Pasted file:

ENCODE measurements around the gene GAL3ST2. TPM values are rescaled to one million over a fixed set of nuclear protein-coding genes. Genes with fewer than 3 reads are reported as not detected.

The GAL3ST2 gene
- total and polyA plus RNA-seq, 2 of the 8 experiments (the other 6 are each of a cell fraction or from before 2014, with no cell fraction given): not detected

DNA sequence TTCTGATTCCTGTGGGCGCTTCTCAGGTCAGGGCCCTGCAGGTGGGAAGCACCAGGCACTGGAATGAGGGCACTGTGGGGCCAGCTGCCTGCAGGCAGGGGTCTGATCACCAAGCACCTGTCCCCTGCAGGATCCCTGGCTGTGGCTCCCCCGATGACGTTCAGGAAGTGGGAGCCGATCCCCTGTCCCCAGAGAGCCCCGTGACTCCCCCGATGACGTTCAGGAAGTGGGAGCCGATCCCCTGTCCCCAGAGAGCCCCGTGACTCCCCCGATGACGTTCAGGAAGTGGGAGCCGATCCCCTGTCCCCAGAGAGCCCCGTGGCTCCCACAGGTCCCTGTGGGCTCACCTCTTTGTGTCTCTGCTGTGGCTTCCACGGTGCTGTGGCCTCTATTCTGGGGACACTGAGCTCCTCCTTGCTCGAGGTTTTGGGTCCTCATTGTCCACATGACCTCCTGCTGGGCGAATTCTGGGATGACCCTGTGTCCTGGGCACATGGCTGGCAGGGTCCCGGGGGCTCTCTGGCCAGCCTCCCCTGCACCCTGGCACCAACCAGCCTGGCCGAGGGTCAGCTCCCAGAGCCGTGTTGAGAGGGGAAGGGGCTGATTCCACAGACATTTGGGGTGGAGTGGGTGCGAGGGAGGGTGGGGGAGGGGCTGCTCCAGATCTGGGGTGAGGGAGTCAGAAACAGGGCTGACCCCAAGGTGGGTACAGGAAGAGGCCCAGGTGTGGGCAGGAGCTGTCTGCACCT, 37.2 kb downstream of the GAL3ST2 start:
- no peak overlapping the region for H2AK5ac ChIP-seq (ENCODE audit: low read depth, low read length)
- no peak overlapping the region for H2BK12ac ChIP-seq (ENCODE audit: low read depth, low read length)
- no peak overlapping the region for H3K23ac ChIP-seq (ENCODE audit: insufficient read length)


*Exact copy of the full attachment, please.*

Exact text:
ENCODE measurements around the gene GAL3ST2. TPM values are rescaled to one million over a fixed set of nuclear protein-coding genes. Genes with fewer than 3 reads are reported as not detected.

The GAL3ST2 gene
- total and polyA plus RNA-seq, 2 of the 8 experiments (the other 6 are each of a cell fraction or from before 2014, with no cell fraction given): not detected

DNA sequence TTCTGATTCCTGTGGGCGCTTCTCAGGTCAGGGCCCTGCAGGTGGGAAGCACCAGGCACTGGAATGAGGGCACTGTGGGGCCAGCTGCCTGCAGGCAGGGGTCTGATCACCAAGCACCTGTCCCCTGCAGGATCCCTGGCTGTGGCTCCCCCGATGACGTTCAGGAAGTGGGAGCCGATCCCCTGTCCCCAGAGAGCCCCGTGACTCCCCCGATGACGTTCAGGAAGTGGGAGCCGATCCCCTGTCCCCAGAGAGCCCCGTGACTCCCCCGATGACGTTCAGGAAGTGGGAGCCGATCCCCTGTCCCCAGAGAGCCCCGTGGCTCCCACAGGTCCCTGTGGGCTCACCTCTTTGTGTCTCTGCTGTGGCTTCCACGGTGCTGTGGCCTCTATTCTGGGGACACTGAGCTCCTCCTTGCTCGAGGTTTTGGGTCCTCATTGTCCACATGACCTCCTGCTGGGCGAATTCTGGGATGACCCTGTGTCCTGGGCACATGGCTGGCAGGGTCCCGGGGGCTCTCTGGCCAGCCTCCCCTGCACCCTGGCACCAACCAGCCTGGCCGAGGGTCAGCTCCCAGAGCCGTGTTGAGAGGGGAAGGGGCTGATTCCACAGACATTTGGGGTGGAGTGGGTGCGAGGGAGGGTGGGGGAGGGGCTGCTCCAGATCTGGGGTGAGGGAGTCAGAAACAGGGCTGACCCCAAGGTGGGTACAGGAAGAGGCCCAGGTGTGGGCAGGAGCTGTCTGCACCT, 37.2 kb downstream of the GAL3ST2 start:
- no peak overlapping the region for H2AK5ac ChIP-seq (ENCODE audit: low read depth, low read length)
- no peak overlapping the region for H2BK12ac ChIP-seq (ENCODE audit: low read depth, low read length)
- no peak overlapping the region for H3K23ac ChIP-seq (ENCODE audit: insufficient read length)